By now most people are aware of the events that took place at the Cambridge home of Harvard professor Henry Louis Gates. A person in the neighborhood (not a neighbor) saw two black men trying to force open a door and called police. Gates was returning home from an overseas trip and could not open the door to his home. Police arrived, a confrontation arose, and Gates was arrested for creating a public disturbance. The charges were almost immediately dropped.
Lots has been made of President Obama's response to a question from a reporter during his Wednesday night speech on heath insurance reform.
Here are some of the facts: (1) President Obama acknowledged that he did not know if race was a factor in the arrest of Gates; (2) he did say the arrest was stupid; and (3) race is a factor in confrontations between police and people of color in this country.
Here is my take on what might have happened. Gates was tired from his trip and was frustrated by his inability to enter his home. The police arrived and things escalated from that point. I don't know what my reaction would be if the police asked me to identify myself in my own home, but I suspect I would not be happy about the request. Gates challenged the officer's authority and the officer did not back down. The officer lured Gates outside and then arrested him. It was stupid to arrest someone in their own home for a trivial offense. On the other hand, Gates could also have diffused the situation by changing his demeanor.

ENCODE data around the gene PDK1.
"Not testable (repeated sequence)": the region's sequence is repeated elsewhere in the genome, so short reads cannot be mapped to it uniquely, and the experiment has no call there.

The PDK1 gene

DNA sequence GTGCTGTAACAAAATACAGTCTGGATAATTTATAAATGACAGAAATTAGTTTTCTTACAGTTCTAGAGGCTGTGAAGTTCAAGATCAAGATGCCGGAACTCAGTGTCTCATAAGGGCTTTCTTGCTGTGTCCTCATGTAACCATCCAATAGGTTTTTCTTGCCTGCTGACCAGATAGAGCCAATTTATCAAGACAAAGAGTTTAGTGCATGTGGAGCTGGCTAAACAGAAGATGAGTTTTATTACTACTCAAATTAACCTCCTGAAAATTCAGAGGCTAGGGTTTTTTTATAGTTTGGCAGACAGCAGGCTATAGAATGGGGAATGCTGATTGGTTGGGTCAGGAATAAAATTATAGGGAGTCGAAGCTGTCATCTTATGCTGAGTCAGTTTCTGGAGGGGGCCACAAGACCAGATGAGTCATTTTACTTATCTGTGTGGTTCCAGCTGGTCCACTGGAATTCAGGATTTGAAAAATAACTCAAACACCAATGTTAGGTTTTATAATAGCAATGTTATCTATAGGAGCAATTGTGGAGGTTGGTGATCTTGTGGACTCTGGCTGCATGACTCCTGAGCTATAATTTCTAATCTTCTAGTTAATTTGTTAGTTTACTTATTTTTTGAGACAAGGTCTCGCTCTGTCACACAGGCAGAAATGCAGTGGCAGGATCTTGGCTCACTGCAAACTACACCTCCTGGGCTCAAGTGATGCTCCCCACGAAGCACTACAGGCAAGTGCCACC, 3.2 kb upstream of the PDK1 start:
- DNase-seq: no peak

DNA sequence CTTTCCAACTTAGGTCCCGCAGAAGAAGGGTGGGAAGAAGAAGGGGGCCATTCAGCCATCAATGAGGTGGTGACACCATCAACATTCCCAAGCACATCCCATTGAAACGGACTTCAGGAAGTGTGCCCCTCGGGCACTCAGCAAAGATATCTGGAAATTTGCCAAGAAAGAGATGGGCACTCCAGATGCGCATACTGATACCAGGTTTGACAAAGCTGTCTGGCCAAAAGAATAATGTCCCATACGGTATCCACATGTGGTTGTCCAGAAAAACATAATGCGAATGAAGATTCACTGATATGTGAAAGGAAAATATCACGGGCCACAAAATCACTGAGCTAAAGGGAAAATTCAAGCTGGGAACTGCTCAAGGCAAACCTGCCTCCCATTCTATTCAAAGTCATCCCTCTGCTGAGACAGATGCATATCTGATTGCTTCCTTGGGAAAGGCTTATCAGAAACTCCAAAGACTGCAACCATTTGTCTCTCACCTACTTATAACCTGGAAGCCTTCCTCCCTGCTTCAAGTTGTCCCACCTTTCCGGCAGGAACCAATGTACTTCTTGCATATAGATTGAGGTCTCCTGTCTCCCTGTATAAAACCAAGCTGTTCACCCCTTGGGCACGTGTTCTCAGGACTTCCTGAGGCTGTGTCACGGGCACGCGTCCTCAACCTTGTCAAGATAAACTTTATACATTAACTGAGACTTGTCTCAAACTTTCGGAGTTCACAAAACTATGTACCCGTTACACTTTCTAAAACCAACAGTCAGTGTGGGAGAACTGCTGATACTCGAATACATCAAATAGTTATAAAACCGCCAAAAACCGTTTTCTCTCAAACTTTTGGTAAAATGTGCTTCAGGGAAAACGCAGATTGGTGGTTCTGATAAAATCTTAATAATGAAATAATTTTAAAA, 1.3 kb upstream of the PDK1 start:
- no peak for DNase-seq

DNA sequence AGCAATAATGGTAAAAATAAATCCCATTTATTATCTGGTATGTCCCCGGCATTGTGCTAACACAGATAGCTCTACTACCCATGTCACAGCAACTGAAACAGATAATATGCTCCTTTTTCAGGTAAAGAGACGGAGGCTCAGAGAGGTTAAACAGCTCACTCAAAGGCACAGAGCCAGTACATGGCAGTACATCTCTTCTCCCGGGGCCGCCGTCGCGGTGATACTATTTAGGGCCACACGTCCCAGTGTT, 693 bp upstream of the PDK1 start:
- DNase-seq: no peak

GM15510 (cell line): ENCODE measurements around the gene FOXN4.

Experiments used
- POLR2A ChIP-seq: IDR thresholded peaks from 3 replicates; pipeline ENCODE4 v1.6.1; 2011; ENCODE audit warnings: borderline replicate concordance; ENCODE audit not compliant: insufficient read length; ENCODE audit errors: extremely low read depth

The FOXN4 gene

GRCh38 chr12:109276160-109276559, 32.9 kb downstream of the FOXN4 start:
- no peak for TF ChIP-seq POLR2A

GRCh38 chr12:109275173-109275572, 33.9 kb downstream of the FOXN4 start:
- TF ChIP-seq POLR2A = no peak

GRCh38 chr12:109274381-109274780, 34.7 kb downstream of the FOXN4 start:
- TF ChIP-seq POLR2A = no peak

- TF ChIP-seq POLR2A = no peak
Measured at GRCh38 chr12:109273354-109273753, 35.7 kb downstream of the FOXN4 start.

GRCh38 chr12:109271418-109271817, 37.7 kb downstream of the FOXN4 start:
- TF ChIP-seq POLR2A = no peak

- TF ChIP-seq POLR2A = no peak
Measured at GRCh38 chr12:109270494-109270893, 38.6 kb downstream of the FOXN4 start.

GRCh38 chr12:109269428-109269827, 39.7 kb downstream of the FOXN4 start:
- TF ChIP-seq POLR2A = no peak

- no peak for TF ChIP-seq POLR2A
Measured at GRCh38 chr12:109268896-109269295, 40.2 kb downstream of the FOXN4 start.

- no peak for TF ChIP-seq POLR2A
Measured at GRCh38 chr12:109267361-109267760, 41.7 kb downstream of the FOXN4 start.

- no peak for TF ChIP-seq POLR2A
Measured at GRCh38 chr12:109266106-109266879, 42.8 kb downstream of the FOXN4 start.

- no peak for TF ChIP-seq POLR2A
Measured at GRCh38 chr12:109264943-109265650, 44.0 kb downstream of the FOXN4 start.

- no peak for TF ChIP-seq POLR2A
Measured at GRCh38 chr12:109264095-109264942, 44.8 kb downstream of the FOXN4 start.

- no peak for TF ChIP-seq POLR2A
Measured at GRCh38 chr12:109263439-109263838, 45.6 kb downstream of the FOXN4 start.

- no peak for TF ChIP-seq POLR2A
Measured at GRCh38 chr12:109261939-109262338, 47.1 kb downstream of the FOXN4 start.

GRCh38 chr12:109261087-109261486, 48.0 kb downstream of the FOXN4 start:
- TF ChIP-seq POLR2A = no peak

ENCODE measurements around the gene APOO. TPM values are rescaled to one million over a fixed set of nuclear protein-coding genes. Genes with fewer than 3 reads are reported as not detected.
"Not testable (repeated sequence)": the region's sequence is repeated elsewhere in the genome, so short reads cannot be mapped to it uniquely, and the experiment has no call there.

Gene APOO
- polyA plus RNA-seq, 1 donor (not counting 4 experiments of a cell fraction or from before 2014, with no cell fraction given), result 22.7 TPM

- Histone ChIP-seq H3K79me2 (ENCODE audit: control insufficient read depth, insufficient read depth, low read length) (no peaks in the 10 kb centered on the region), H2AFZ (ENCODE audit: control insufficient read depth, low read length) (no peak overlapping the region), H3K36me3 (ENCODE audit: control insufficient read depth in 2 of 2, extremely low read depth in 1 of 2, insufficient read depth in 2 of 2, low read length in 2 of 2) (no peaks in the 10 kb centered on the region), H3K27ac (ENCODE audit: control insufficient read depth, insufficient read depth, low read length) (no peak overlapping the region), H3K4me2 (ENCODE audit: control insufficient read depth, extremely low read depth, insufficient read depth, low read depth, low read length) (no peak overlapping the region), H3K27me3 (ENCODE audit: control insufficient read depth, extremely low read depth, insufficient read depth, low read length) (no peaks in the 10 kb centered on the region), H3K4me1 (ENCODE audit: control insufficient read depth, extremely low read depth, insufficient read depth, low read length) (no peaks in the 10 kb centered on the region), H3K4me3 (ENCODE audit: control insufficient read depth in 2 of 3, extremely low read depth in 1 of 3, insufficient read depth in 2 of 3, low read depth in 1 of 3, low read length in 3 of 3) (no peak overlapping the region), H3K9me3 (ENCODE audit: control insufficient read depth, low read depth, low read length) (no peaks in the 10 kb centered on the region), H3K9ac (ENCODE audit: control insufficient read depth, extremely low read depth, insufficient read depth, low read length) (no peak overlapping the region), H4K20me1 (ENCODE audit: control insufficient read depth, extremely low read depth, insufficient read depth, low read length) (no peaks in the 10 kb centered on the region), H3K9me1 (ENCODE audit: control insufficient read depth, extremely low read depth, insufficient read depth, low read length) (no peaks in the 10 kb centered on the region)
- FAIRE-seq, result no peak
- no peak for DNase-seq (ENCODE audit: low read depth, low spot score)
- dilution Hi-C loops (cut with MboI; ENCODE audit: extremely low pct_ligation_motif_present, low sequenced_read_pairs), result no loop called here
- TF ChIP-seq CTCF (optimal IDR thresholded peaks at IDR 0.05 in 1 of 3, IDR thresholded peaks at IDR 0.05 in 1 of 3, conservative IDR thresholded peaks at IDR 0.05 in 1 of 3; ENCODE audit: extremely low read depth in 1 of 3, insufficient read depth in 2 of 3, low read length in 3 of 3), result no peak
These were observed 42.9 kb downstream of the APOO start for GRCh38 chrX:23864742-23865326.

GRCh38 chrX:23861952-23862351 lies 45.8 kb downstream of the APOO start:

I don't know if race was a direct factor, but the police culture that includes suspicion and isolation from the public certainly contributed. Throw in the possibility that Gates committed the crime of "contempt of cop" and you have the makings for a very ugly incident.
But perhaps something positive will result form this incident. We are talking about race and the criminal justice system, but we have to move beyond talk. Gates has promised to document the case of racial discrimination in the criminal justice system. He will not have too look far as evidence abounds.
The immediate downside of this episode is that the president's comments are a distraction from other issues. And there are those who will politicize the issue into the 2009 version of the well-know "southern strategy." Race baiting is a powerful political tool.
Here is an update from the NY Times regarding my argument.